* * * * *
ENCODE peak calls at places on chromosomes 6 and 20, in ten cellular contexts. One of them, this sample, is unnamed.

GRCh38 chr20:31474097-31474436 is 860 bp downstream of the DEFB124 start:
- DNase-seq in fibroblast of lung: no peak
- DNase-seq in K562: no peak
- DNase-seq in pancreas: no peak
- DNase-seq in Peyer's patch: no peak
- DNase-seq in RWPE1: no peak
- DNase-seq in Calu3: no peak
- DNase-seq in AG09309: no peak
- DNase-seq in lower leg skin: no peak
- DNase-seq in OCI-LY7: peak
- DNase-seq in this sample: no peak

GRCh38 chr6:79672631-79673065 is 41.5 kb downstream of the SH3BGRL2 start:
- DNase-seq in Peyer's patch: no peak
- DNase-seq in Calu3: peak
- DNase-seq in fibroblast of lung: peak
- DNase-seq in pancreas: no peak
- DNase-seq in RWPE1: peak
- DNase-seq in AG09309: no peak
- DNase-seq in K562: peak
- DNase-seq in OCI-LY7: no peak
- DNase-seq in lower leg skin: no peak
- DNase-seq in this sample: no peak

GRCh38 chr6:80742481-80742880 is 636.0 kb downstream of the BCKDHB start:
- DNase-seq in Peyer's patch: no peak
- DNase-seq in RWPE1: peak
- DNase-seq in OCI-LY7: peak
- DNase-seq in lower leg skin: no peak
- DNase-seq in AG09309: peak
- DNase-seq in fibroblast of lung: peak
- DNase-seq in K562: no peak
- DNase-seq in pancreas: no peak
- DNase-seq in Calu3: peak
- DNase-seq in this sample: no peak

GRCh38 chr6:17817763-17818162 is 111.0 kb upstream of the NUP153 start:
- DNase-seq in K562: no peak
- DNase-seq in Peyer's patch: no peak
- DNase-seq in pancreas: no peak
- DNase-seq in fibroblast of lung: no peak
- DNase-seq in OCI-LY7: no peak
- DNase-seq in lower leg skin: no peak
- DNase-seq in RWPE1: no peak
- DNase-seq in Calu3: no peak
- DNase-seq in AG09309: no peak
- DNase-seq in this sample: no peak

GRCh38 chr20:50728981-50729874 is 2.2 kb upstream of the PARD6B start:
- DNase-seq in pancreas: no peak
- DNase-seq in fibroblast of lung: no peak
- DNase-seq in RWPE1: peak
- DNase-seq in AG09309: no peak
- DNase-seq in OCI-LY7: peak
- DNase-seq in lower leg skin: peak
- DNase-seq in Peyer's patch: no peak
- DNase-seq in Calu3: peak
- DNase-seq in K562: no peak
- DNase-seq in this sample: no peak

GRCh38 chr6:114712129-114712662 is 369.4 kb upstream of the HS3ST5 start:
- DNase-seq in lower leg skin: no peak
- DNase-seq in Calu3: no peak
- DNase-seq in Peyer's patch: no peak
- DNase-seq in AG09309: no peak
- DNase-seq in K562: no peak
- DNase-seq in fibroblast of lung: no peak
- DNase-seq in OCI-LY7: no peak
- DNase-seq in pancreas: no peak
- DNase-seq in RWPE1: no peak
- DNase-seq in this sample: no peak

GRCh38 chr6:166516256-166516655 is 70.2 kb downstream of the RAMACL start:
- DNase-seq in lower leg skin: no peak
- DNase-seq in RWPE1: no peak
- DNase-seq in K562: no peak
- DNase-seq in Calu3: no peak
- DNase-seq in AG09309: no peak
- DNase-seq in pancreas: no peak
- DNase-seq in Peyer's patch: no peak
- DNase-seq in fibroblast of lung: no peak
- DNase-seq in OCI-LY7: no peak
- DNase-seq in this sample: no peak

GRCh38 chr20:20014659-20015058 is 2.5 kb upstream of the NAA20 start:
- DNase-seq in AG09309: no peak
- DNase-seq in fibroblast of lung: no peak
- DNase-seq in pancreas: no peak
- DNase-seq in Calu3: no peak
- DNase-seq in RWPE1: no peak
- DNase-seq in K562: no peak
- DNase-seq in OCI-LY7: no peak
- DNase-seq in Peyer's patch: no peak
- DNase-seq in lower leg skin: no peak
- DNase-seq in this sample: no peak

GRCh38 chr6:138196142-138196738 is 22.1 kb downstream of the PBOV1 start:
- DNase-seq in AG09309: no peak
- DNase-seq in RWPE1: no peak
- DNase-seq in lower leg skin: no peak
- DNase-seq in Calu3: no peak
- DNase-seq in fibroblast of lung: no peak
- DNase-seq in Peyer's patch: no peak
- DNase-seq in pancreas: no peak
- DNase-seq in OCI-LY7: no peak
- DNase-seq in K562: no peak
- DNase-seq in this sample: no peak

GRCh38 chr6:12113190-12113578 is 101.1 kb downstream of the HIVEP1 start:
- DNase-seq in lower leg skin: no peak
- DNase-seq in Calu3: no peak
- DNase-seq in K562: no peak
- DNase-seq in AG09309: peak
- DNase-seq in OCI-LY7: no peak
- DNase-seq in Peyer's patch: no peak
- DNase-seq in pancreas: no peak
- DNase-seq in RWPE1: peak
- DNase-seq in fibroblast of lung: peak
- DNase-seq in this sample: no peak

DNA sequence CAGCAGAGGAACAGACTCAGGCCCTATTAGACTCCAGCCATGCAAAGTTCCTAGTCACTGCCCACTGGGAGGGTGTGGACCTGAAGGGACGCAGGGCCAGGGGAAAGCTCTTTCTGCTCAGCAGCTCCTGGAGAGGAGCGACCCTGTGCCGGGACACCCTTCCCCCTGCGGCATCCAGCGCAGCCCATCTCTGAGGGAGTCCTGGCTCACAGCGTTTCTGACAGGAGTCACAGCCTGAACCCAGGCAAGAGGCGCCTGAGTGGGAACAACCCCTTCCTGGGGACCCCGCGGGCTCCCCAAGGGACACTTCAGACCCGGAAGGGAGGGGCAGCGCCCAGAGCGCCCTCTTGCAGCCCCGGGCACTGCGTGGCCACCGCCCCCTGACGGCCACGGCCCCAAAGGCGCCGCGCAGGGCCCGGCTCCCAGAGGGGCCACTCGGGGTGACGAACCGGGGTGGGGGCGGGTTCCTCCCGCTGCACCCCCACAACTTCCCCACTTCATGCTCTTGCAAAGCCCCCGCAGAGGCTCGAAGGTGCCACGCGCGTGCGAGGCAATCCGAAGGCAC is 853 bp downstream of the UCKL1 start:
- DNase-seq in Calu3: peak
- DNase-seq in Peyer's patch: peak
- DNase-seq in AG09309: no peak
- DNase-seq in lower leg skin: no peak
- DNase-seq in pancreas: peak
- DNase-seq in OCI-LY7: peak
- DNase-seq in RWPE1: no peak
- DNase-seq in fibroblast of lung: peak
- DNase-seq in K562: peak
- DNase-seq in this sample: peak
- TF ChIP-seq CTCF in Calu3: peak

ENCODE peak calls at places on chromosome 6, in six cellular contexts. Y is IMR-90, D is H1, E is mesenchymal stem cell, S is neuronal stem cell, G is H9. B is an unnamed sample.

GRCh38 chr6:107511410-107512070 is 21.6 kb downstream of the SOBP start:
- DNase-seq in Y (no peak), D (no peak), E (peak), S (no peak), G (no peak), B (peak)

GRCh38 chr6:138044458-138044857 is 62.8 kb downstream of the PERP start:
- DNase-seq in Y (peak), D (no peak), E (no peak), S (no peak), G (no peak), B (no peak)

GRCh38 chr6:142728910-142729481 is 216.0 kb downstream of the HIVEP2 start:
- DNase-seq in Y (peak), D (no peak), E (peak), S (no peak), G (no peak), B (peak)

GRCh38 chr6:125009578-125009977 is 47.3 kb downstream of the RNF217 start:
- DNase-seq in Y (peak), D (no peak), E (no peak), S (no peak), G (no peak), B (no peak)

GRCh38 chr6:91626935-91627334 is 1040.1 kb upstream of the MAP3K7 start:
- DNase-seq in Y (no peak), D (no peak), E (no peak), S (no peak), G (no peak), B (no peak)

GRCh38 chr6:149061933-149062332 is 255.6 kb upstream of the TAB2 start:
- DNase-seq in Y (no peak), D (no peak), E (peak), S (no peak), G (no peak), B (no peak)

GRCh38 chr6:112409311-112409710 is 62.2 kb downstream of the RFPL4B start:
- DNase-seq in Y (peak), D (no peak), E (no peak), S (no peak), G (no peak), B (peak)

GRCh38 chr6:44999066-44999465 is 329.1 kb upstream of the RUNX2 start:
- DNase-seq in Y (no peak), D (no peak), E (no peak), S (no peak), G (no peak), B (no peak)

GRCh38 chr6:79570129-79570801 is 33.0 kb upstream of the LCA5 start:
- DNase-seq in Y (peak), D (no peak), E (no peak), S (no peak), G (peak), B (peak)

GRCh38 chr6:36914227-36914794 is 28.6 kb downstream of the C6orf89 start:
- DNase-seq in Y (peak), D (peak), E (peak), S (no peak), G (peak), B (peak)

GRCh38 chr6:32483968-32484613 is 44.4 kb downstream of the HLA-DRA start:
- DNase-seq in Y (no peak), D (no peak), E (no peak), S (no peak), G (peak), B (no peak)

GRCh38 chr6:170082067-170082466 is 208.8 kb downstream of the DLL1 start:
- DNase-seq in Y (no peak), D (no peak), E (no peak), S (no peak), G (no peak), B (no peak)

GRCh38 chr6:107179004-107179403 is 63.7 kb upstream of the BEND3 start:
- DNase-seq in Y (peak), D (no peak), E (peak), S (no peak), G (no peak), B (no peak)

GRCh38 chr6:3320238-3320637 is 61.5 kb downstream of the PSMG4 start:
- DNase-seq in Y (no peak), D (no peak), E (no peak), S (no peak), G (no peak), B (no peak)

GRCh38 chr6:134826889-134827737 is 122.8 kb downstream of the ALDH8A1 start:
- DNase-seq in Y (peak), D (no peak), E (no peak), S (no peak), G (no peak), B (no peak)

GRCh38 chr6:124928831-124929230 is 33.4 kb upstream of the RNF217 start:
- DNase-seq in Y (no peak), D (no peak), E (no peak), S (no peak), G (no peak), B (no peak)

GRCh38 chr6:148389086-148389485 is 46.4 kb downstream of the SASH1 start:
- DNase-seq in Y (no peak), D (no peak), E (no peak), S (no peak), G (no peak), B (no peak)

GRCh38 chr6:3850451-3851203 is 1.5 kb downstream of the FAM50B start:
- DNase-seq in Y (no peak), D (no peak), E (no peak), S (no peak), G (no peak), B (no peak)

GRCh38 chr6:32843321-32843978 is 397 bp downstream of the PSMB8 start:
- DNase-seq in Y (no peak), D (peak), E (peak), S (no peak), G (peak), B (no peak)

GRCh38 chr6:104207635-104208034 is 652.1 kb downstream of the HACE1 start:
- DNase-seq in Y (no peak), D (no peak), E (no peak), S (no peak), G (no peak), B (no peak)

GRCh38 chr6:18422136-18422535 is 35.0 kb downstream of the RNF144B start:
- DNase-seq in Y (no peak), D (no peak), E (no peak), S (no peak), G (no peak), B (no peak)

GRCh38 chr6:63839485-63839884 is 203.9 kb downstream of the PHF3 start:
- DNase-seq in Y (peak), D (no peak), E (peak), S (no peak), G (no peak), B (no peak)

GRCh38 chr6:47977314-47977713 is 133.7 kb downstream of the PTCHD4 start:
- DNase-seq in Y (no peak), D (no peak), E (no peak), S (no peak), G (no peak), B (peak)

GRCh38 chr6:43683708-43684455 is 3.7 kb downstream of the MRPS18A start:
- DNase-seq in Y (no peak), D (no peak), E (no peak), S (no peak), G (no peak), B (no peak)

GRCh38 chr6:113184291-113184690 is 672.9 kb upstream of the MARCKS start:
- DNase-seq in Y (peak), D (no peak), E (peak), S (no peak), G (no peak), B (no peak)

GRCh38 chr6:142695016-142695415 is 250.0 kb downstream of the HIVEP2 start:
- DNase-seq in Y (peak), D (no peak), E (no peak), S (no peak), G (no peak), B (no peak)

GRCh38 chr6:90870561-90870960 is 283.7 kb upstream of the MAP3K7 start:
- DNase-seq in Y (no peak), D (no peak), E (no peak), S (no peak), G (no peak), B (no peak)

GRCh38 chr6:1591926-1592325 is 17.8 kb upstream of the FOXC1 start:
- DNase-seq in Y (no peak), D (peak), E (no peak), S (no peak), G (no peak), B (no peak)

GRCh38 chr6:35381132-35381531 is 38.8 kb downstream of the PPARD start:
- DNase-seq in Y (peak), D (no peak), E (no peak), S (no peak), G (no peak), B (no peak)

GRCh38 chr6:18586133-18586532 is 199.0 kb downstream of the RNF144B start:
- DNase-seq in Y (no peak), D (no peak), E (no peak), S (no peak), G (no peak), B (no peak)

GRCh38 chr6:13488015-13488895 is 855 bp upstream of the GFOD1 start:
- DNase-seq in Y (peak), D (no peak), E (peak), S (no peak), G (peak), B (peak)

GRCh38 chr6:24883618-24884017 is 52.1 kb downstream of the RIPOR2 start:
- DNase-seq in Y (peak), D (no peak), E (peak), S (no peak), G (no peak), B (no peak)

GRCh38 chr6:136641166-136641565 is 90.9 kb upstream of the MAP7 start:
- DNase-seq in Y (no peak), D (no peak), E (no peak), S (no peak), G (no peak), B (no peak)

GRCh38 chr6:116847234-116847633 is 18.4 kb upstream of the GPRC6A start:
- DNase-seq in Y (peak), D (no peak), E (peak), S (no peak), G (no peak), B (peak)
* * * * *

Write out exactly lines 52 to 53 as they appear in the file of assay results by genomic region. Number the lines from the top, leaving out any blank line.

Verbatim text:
- DNase-seq in lower leg skin: peak
- DNase-seq in Peyer's patch: no peak